Every contradiction between some states or civilizations uses the same oppositional model: “we” versus “they”. “We” means high and enlightened society with “right” customs and traditions. “They” are traditionally the “barbarians”, “savages” from whom “we” have to protect “our” heritage. Samuel Huntington, for example, claims that such model of relationships exists since the first appearance of conflict situations between different prehistorical human tribes. Furthermore, it exists even today – “in this new world, local politics is the politics of ethnicity; global politics is the politics of civilizations” (Huntington, 1996). One of the most important goals of today’s humanity is to find some common features of different civilizations in order to eliminate aggression and confrontation between them. To understand the ways of “non-western” civilizations demonization, it is important to search such chauvinistic features in the western art. One of the forms of so-called “orientalism” is the leitmotif of Joseph Conrad’s novel Heart of Darkness, which describes Africans as evil and obscure barbarians.


The term “orientalism” is the title of Edward W. Said’s book, which describes the specific chauvinistic features of the Western culture. According to Said, orientalism is a tendency in Western European art, which means the depiction of the Eastern people (Orientals) as those who “in everything oppose the clarity, directness, and nobility of the Anglo-Saxon race” (Said, 1978). The European fiction creates an artificial image of the East and describes it as an objective reality. Those Europeans who had never been in any Eastern society believe that such image is true; in such a way, the prejudices concerning the East as the lands of barbarians become more and more widespread and accepted by people. Orientalism, by the way, is very useful to justify the colonial policy of the European states, because through the orientalist prism and conquests, the colonists saved savages from their obscurity and introduced them to the true culture instead of their barbarian one.

The novel Heart of Darkness by Joseph Conrad shares the orientalist point of view. It tells about the sailor who visited Africa and saw how its people and land can transform Europeans. One of the novel’s characters, Kurtz, was a humanist when he lived in Europe; however, after he became a part of the “heart of darkness” of Africa, he became a rude barbarian whom Africans worshiped as a god (Conrad, 1988). Patric Brantlinger discusses the orientalist essence of Conrad’s Heart of Darkness. On the one hand, Conrad describes Africa as the evil place which transforms people into monsters. On the other hand, his Kurtz, even transformed, is a European; that is why, some researchers quoted by Brantlinger consider that the novel understands the culture and morality in a relativist way. Besides, the most persuasive argument is the fact that “evil, in short, is African in Conrad’s story; if it is also European, that is because some white men in the heart of darkness behave like Africans” (Brantlinger, 1988). Certainly, Conrad judges those Europeans who cannot preserve themselves from the damaging influences, but it is clear that morality and humanism for him is the specific feature of the European Culture. In fact, there is no other culture except the European one for Conrad. Kurtz transforms into barbarian not because there is no control over him, but because he becomes an integral part of the African barbarian society.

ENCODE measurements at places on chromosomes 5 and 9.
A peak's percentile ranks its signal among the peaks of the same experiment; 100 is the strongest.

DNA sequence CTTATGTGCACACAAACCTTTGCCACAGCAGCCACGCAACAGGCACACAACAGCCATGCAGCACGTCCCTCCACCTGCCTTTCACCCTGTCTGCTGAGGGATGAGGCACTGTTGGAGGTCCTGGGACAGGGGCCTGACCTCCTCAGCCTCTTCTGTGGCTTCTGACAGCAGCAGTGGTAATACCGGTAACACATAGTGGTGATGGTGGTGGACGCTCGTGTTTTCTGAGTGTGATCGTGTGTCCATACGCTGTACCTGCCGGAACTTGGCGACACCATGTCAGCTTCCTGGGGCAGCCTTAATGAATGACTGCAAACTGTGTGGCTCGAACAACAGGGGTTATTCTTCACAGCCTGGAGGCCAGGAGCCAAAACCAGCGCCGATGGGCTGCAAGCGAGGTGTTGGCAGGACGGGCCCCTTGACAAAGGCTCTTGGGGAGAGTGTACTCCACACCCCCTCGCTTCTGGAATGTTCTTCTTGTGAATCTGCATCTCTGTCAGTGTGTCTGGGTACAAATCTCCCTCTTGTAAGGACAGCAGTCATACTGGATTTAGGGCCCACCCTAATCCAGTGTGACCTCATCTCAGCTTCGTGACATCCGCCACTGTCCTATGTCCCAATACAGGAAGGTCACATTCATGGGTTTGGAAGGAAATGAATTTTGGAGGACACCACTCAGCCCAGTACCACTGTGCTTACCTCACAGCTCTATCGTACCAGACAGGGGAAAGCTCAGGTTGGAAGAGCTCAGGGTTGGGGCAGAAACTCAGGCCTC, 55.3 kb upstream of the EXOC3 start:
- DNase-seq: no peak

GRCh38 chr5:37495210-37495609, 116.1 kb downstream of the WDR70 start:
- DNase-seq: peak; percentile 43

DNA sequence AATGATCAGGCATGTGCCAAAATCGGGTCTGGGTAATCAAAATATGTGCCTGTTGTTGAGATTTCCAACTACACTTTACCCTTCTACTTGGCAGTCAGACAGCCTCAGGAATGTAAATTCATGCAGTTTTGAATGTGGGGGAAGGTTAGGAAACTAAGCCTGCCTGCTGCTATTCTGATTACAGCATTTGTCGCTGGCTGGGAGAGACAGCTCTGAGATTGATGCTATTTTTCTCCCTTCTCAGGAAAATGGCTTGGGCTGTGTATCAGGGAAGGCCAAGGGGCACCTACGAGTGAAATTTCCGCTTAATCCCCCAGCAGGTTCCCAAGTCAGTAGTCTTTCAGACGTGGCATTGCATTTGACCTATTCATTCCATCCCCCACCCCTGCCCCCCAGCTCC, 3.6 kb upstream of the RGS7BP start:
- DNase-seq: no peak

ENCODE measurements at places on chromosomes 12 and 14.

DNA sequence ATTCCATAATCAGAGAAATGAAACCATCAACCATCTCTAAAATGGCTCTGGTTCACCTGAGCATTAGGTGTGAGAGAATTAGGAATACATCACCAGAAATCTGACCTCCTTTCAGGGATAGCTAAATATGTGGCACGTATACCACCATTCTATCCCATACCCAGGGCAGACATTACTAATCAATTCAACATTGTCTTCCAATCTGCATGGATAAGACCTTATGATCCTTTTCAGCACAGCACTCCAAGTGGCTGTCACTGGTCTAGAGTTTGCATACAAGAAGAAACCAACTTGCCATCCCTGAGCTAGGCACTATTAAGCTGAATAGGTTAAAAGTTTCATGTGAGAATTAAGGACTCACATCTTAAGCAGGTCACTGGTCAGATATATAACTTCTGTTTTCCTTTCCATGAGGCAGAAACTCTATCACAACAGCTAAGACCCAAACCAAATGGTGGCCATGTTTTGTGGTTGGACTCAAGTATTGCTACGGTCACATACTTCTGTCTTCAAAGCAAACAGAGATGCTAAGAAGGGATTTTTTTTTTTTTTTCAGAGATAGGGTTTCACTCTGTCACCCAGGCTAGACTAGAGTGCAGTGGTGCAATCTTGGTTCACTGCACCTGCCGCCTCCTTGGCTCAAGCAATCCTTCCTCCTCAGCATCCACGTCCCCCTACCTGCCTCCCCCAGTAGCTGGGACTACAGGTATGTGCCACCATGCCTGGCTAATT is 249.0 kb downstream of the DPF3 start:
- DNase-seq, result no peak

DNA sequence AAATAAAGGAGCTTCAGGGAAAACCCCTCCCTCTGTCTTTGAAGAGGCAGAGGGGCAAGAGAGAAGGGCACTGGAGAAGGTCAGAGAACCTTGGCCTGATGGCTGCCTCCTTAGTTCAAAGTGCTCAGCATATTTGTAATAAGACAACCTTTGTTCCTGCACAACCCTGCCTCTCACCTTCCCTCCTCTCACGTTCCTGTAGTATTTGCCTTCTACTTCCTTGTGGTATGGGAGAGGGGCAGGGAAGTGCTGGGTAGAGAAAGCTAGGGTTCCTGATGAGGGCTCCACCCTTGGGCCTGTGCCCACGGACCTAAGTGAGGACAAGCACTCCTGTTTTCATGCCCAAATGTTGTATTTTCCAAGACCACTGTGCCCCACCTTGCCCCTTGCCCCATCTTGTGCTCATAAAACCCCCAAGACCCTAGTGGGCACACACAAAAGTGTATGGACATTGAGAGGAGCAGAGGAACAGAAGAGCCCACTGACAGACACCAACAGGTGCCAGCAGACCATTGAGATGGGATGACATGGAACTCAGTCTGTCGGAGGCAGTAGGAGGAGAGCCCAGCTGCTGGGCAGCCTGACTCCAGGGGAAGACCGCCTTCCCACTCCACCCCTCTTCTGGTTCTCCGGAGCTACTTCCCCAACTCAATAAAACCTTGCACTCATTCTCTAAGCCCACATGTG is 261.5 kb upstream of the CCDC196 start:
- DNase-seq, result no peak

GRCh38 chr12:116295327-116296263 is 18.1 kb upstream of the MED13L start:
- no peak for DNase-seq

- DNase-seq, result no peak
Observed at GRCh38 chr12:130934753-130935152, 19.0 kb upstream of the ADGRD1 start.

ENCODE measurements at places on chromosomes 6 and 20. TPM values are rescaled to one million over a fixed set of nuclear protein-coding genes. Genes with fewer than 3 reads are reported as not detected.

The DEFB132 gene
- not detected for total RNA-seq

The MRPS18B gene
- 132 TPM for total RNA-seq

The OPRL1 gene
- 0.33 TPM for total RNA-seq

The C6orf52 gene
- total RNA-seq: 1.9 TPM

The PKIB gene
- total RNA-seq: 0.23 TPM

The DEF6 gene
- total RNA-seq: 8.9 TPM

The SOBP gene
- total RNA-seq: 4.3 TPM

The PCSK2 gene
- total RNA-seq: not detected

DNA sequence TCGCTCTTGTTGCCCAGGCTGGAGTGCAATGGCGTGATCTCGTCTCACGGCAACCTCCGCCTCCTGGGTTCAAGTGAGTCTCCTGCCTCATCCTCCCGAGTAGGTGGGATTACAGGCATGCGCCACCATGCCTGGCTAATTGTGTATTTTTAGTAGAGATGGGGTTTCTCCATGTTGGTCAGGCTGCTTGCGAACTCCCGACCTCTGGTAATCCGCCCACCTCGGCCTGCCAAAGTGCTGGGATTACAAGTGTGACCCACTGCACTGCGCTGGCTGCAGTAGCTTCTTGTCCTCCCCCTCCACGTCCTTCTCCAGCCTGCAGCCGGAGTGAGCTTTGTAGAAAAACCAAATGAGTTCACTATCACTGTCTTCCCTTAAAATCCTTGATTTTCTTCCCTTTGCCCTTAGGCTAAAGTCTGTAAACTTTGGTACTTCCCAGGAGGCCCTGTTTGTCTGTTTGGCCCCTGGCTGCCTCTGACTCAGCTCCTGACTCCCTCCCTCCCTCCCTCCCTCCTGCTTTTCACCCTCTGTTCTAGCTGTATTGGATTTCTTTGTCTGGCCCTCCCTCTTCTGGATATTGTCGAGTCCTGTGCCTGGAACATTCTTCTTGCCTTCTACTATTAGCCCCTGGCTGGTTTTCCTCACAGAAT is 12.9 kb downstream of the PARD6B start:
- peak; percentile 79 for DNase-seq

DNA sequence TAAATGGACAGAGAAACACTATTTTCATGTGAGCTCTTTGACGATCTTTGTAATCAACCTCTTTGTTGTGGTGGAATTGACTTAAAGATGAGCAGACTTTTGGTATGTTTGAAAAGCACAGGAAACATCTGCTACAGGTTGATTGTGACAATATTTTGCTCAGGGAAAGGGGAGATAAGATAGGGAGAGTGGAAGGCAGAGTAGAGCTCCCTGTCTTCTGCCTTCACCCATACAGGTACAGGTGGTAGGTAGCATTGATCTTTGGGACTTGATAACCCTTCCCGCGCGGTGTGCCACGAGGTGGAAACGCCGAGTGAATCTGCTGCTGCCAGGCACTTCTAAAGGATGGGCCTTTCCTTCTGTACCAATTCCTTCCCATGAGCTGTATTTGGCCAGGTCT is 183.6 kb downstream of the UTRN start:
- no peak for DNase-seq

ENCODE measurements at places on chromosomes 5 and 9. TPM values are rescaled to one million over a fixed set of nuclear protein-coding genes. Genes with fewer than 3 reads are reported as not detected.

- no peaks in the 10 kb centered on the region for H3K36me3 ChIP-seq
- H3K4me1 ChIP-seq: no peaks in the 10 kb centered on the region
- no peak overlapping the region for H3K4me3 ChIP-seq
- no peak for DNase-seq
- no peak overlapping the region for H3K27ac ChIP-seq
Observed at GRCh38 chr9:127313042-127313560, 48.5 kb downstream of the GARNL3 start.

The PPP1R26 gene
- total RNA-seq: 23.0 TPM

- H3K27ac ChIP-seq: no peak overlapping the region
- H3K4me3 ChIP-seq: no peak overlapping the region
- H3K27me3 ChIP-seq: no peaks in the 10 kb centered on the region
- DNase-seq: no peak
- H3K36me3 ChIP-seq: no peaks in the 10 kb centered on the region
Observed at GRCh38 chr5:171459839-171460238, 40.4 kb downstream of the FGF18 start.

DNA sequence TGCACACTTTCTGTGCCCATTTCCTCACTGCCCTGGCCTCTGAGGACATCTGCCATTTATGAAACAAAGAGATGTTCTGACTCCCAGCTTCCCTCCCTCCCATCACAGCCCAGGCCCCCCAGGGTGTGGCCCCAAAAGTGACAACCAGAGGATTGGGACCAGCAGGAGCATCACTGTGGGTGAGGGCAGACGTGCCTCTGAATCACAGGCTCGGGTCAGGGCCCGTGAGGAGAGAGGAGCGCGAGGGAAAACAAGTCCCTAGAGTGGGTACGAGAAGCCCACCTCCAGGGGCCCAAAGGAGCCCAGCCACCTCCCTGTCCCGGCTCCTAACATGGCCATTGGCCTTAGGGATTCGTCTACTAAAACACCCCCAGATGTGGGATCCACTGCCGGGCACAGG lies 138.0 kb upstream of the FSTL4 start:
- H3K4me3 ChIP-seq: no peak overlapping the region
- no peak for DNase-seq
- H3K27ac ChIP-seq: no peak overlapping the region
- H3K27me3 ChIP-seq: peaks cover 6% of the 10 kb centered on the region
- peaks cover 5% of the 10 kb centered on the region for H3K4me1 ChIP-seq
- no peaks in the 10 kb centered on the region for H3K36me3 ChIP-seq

Conrad’s Heart of Darkness provides traditional for the Western Europe point of view, which diminishes all cultures except for the European one and constructs an artificial image of Africans. Certainly, Joseph Conrad wrote his novel not because of some social pressure that required from him a justification of colonialism. The most important problem of the European chauvinism is that Conrad and many other writers believed that their orientalist image of East is true.

Buy a literature essay or a book review and you will receive your paper on time!